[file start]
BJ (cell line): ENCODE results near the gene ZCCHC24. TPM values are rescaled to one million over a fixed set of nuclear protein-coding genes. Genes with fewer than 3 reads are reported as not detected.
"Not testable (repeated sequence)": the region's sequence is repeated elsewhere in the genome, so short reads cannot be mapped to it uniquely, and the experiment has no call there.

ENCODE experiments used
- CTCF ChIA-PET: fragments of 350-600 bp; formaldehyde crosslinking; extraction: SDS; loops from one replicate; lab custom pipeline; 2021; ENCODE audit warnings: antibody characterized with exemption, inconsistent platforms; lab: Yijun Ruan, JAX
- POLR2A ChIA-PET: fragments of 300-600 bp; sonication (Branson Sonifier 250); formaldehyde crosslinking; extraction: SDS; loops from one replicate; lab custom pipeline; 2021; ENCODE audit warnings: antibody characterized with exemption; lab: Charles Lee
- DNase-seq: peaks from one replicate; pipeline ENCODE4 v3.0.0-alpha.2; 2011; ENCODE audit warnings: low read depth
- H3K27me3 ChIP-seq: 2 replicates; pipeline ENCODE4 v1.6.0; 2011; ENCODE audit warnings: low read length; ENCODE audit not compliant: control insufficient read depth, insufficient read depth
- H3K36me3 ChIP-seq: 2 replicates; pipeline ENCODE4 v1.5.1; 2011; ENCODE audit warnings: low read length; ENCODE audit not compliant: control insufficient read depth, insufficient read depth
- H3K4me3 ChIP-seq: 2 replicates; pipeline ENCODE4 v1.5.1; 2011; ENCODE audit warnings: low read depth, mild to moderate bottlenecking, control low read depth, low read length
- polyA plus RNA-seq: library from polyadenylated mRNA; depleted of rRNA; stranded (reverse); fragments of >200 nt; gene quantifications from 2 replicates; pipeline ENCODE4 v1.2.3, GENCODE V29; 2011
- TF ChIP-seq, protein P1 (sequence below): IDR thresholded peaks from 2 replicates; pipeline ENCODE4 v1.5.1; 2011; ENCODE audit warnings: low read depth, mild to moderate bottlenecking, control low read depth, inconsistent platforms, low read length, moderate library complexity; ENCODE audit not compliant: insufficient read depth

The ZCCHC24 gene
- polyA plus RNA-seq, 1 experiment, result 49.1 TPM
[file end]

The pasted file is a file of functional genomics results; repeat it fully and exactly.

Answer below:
BJ (cell line): ENCODE results near the gene ZCCHC24. TPM values are rescaled to one million over a fixed set of nuclear protein-coding genes. Genes with fewer than 3 reads are reported as not detected.
"Not testable (repeated sequence)": the region's sequence is repeated elsewhere in the genome, so short reads cannot be mapped to it uniquely, and the experiment has no call there.

ENCODE experiments used
- CTCF ChIA-PET: fragments of 350-600 bp; formaldehyde crosslinking; extraction: SDS; loops from one replicate; lab custom pipeline; 2021; ENCODE audit warnings: antibody characterized with exemption, inconsistent platforms; lab: Yijun Ruan, JAX
- POLR2A ChIA-PET: fragments of 300-600 bp; sonication (Branson Sonifier 250); formaldehyde crosslinking; extraction: SDS; loops from one replicate; lab custom pipeline; 2021; ENCODE audit warnings: antibody characterized with exemption; lab: Charles Lee
- DNase-seq: peaks from one replicate; pipeline ENCODE4 v3.0.0-alpha.2; 2011; ENCODE audit warnings: low read depth
- H3K27me3 ChIP-seq: 2 replicates; pipeline ENCODE4 v1.6.0; 2011; ENCODE audit warnings: low read length; ENCODE audit not compliant: control insufficient read depth, insufficient read depth
- H3K36me3 ChIP-seq: 2 replicates; pipeline ENCODE4 v1.5.1; 2011; ENCODE audit warnings: low read length; ENCODE audit not compliant: control insufficient read depth, insufficient read depth
- H3K4me3 ChIP-seq: 2 replicates; pipeline ENCODE4 v1.5.1; 2011; ENCODE audit warnings: low read depth, mild to moderate bottlenecking, control low read depth, low read length
- polyA plus RNA-seq: library from polyadenylated mRNA; depleted of rRNA; stranded (reverse); fragments of >200 nt; gene quantifications from 2 replicates; pipeline ENCODE4 v1.2.3, GENCODE V29; 2011
- TF ChIP-seq, protein P1 (sequence below): IDR thresholded peaks from 2 replicates; pipeline ENCODE4 v1.5.1; 2011; ENCODE audit warnings: low read depth, mild to moderate bottlenecking, control low read depth, inconsistent platforms, low read length, moderate library complexity; ENCODE audit not compliant: insufficient read depth

The ZCCHC24 gene
- polyA plus RNA-seq, 1 experiment, result 49.1 TPM